Animals

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NPR

After Major Comeback, Is The Gray Wolf Still Endangered?

The U.S. Fish and Wildlife Service is proposing to take the gray wolf off the endangered species list. The wolf had been extirpated from the West and had dwindled most other places in the U.S. The great canine has rebounded since it was reintroduced to the northern Rockies in the 1990s and is continuing to spread into the Pacific Northwest. But biologists warn that if these wolves loses federal protection, they will not be able to return to some places, such as Colorado, where the ecosystem sorely needs them.
NPR

2013 Was The Year Bills To Criminalize Animal Cruelty Videos Failed

This year, 15 bills in 11 states attempted to make undercover videos on farms illegal. Not a single one passed. Activists say a broad-based coalition that tapped the grass-roots concern for animal welfare helped defeat the measures.
NPR

Can A Fruit Fly Help Explain Autism?

Scientists hope to solve mysteries of the human brain by studying much simpler neural networks — like the brain circuits of fruit flies and mice. Already such research is turning up clues to why many people with autism are easily overwhelmed by bright lights and loud sound.
NPR

Experimental Tool Uses Light To Tweak The Living Brain

An experimental technique called optogenetics is starting to change the way researchers look at the brain. The tool allows them to switch entire brain circuits on and off using light, and may help figure out what's going wrong in brain ailments from epilepsy to depression.
NPR

Beyond Cuteness: Scientists Deliver A Panda Baby Boom

Forty-two of the 49 panda cubs born in captivity in 2013 have survived — a record number that says a lot about how far captive breeding programs have come. But while captive pandas are faring well, panda researchers warn that much more needs to be done to protect the wild population.
NPR

What Chickadees Have That I Want. Badly

First I look in my right coat pocket. Nothing. Then my left. Nothing. Then my pants, right side — no. Then my pants, left side — yes! This is me at my front door, looking for my keys. Every day.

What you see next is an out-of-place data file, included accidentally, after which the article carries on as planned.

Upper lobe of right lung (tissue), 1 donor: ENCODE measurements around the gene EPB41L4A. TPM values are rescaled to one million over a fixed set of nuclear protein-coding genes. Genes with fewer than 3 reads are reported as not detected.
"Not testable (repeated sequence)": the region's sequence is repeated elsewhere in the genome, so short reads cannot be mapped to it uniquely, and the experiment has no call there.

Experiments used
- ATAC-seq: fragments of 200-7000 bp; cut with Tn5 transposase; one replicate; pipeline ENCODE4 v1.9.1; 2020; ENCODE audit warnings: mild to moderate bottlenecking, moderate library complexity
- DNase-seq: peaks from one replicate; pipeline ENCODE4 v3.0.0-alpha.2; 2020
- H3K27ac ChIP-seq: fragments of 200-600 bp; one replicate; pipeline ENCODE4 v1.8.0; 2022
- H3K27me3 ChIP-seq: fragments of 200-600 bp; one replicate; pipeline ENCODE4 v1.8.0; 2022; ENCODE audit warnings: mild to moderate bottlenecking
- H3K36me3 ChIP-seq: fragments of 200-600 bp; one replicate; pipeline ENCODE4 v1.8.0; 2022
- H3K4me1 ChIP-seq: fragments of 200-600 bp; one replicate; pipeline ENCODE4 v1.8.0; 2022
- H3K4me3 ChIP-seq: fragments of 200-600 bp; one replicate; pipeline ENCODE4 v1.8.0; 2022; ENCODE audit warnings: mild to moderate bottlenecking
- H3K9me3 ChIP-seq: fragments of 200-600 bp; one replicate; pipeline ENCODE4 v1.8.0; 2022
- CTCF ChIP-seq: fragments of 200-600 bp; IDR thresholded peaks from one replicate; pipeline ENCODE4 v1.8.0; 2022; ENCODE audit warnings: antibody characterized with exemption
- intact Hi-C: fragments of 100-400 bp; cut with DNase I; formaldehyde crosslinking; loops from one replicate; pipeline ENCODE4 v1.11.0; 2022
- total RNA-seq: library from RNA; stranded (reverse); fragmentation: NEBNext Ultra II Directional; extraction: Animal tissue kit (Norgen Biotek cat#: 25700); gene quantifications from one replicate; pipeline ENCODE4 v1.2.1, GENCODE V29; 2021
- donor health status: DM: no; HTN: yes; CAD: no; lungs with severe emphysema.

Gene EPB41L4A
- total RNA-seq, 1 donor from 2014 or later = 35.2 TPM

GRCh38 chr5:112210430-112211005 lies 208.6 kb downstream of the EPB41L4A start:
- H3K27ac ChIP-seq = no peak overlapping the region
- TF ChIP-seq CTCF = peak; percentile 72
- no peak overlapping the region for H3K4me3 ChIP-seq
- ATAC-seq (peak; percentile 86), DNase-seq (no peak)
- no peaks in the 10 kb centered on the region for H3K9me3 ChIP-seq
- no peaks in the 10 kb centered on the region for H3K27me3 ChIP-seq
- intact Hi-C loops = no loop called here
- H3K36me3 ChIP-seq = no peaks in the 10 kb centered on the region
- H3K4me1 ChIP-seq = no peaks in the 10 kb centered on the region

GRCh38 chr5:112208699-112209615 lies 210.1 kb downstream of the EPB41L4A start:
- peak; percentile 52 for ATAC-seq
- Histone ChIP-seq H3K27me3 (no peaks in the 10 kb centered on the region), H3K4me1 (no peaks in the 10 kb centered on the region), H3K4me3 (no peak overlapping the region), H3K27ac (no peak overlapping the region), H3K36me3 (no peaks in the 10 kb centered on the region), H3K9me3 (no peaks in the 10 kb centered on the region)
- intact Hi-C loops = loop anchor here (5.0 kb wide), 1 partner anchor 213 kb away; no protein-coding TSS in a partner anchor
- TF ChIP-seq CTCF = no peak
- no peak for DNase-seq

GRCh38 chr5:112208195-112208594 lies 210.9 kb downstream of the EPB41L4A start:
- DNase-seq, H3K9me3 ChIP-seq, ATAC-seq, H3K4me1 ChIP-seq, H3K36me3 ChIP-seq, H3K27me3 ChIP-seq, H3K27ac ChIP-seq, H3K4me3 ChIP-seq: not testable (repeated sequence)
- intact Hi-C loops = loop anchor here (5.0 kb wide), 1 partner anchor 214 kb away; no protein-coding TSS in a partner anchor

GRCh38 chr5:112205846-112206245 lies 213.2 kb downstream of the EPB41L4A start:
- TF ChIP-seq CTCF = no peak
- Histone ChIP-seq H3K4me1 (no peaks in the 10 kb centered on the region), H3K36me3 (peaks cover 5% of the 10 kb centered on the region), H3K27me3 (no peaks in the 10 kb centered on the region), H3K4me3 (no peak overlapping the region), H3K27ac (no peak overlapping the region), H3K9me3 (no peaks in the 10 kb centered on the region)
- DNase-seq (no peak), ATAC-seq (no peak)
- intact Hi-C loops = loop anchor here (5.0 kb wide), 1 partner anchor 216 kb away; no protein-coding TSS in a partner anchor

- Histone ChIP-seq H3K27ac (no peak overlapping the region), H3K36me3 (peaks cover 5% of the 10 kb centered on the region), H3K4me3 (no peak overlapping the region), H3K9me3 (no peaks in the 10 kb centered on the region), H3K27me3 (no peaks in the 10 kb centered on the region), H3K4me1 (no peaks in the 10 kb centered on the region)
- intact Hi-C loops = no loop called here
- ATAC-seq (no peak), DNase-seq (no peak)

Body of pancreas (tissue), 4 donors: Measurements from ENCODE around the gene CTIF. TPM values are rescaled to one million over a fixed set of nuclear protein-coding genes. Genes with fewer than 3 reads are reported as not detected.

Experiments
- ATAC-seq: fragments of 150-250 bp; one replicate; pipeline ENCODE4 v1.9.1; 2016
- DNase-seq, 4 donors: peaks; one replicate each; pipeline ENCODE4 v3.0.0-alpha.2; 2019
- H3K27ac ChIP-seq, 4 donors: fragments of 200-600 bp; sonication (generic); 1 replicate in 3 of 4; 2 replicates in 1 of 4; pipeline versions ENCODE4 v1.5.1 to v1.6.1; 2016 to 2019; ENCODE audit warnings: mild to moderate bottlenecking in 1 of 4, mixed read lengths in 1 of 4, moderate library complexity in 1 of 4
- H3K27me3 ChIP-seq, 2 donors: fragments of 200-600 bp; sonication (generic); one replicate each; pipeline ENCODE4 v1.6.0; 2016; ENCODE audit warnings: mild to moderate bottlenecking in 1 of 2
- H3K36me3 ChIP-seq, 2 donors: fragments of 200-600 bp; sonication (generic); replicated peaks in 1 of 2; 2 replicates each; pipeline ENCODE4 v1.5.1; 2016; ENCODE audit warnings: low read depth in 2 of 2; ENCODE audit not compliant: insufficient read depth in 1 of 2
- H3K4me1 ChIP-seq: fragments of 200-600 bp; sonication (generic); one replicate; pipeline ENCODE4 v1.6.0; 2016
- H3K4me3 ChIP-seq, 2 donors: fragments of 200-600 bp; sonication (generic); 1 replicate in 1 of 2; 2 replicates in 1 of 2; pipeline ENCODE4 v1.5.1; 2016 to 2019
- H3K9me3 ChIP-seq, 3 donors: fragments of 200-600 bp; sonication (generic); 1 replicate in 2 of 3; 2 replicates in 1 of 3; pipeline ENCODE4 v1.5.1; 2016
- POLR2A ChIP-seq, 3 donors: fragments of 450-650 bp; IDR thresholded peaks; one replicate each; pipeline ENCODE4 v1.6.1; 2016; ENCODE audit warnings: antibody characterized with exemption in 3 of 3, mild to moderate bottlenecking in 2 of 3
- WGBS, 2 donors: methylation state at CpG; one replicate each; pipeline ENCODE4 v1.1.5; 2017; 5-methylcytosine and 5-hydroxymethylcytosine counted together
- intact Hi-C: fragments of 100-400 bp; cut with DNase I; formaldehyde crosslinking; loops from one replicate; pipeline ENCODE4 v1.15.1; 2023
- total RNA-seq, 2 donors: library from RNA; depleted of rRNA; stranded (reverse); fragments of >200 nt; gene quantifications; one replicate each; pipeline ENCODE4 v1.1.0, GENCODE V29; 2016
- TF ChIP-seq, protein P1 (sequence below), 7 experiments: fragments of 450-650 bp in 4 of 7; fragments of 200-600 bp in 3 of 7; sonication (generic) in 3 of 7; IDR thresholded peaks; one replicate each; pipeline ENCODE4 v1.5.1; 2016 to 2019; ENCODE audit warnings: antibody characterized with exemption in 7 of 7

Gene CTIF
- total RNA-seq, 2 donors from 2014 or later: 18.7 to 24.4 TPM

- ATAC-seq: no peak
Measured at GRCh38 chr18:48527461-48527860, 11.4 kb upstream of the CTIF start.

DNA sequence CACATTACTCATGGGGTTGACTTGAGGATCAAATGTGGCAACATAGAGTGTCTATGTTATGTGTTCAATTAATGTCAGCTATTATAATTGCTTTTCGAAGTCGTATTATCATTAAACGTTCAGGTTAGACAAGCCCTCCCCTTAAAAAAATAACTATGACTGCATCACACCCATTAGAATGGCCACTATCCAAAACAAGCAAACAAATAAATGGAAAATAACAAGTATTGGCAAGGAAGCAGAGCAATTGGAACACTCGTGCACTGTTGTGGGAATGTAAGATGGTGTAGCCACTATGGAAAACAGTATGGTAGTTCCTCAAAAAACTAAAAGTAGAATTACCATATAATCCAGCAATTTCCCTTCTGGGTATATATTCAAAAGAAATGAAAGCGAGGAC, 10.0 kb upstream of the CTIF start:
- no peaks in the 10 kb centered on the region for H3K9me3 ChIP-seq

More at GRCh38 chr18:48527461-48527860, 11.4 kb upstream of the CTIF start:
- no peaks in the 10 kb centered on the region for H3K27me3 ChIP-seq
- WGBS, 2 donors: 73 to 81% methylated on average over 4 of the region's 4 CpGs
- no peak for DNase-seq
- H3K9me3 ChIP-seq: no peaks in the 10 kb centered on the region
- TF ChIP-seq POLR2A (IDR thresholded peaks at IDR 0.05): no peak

NPR

Shark Attacks And Economic Growth: A Correlation Theory

In studying the connection between economics and yearly trends in what he calls "shark-human interactions," shark attack expert George Burgess spotted a pattern. NPR's Rachel Martin asks Burgess about going to the beach.
NPR

Camels Trek In The Texas Desert, Just Like Old Times

The Texas Camel Corps leads trips through the rugged Big Bend region of West Texas. Indigenous people lived in the area some 9,000 years ago, and for a while, camels called it home, too. In the 1800s, U.S. soldiers brought the animals in to traverse the distance between water supplies for the first American settlers.
NPR

One Man. One Cat. Multiplied

I'm thinking of a man and his cat. A real man. His real cat. Then I'm imagining a bunch of world-famous cartoonists, Calvin & Hobbes' Bill Watterson, Wile E. Coyote's Chuck Jones, Gary Larson, Maurice Sendak — all of them drawing this same man and his cat. Then I'm staring at very different men and very different cats. Then I'm giggling.
NPR

Scientists Charge BP Oil Spill 'Gravely' Injured Dolphins

Dolphins are getting very sick from exposure to the BP oil spill in the Gulf of Mexico. A government study confirms a host of problems in dolphins who live in one of the heaviest-oiled bays in Louisiana. Scientists say the dolphins are gravely ill with injuries consistent with the toxic effects of exposure to petroleum hydrocarbons.

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